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I have trouble finding the limit of the following : $$ \lim\limits_{x\to 1} \frac{(\ln x)^2}{1-x} $$ using the rule from L´Hopital.

Since both quotients converge to $0$, I should be able to use L´Hopitals´s rule right?

But when I do that the derivations converge to $$\frac{0}{-1}$$ Does that mean that there's no limit?

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    $\begingroup$ No it doesn't. It means just that: the limit is $\frac{0}{-1}=0$ $\endgroup$ – SBareS Dec 21 '14 at 14:55
  • $\begingroup$ So it just means that it converges to $0$ ? thats it ? $\endgroup$ – ViktorG Dec 21 '14 at 14:56
  • $\begingroup$ Yep, that's it. $\endgroup$ – SBareS Dec 21 '14 at 14:56
  • $\begingroup$ It's spelled "L'Hopital." $\endgroup$ – fluffy Dec 21 '14 at 21:27
  • $\begingroup$ @fluffy my bad, changed it $\endgroup$ – ViktorG Dec 21 '14 at 21:29
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Using l'Hopital's rule, we find $$ \lim_{x \to 1} \frac {\ln^2 x}{1-x} = \lim_{x \to 1} \frac {2 \ln x \cdot \frac {1}{x}}{-1} = \lim_{x \to 1} - \frac {2 \ln x}{x} = \lim_{x \to 1} 0 = \boxed {0}. $$We know l'Hopital's rule applies because it is of the form $ \frac {\ln^2 1}{1-1} = \frac {0}{0} $, which is indeed indeterminate.

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  • $\begingroup$ But $2ln(x)\cdot\frac{1}{x}$ converges to $0$ no? So you have $\frac{0}{-1}$ and that is $0$. That´s at least how i got it. Maybe I´m wrong ... $\endgroup$ – ViktorG Dec 21 '14 at 15:08
  • $\begingroup$ @DavidMitra Yes, you are right. I made a mistake, but I've fixed it. Were you the one who downvoted? If so, I suggest you revert. :) $\endgroup$ – Ahaan S. Rungta Dec 21 '14 at 15:12
  • $\begingroup$ @ViktorG Did you downvote? I suggest you revert now. :) $\endgroup$ – Ahaan S. Rungta Dec 21 '14 at 15:13
  • $\begingroup$ No it wasn´t me :/ I think I dont even have enough rep $\endgroup$ – ViktorG Dec 21 '14 at 15:13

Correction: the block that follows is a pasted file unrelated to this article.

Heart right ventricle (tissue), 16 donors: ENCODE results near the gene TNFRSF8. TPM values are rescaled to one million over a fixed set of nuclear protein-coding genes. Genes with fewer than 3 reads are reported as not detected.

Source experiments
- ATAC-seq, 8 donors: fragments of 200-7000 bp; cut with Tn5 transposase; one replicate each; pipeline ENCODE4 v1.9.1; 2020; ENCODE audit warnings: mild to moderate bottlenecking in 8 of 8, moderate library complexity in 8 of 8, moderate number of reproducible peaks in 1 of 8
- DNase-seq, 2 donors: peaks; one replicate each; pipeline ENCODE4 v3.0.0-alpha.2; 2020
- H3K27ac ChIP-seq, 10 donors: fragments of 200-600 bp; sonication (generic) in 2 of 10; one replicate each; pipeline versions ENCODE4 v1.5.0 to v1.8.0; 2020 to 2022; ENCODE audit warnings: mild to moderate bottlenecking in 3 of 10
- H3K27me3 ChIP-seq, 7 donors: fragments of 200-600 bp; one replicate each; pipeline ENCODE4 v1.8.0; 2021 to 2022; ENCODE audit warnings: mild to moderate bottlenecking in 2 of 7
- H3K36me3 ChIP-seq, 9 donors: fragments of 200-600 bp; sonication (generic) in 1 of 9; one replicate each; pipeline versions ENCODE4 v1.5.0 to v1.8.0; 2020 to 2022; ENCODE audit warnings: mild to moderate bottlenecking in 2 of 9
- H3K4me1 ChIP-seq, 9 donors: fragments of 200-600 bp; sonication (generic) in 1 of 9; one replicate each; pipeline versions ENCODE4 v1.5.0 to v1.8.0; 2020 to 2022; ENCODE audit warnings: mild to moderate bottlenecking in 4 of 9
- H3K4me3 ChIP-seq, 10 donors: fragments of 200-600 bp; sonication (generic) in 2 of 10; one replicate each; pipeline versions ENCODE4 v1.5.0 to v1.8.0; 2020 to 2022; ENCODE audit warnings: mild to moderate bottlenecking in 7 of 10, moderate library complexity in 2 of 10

• $\begingroup$ No, I didn't downvote. $\endgroup$ – David Mitra Dec 21 '14 at 15:14
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We can use approximations : $\ln(x) \approx x-1$ when $x$ is close to $1$. Hence the required limit reduces to $\lim_{x \to 1}(1-x)=0$

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Here are the steps $$ \lim\limits_{x\to 1} \frac{(\ln x)^2}{1-x} = \lim\limits_{x\to 1} \frac{\frac{d}{dx}(\ln x)^2}{\frac{d}{dx}[1-x]} $$ $$ =\lim\limits_{x\to 1} \frac{2(\ln x)\frac{d}{dx}[\ln x]}{\frac{d}{dx}[1]-\frac{d}{dx}[x]} =2\lim\limits_{x\to 1} \frac{\frac{\ln x}{x}}{0-1} $$ $$ =-2\lim\limits_{x\to 1} \frac{\ln x}{x} =-2\left(\frac{0}{1}\right)=-2(0)=0$$

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by L'Hospital we get $$\lim_{x \to 1}2\ln(x)\frac{1}{x}(-1)=0$$

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  • $\begingroup$ yup got it thank you :) $\endgroup$ – ViktorG Dec 21 '14 at 15:00
  • $\begingroup$ It's spelled "L'Hopital." $\endgroup$ – fluffy Dec 21 '14 at 21:24
  • $\begingroup$ i think no, see here mathworld.wolfram.com/LHospitalsRule.html $\endgroup$ – Dr. Sonnhard Graubner Dec 21 '14 at 21:26
  • $\begingroup$ @fluffy It can be either L'Hospital or L'Hôpital. In French, the circumflex indicates that there was a following s in a historical spelling. $\endgroup$ – wchargin Dec 21 '14 at 23:13
  • $\begingroup$ @WChargin Ah, thanks, I didn't know that. I'll drop the pet peeve. :) $\endgroup$ – fluffy Dec 22 '14 at 6:54

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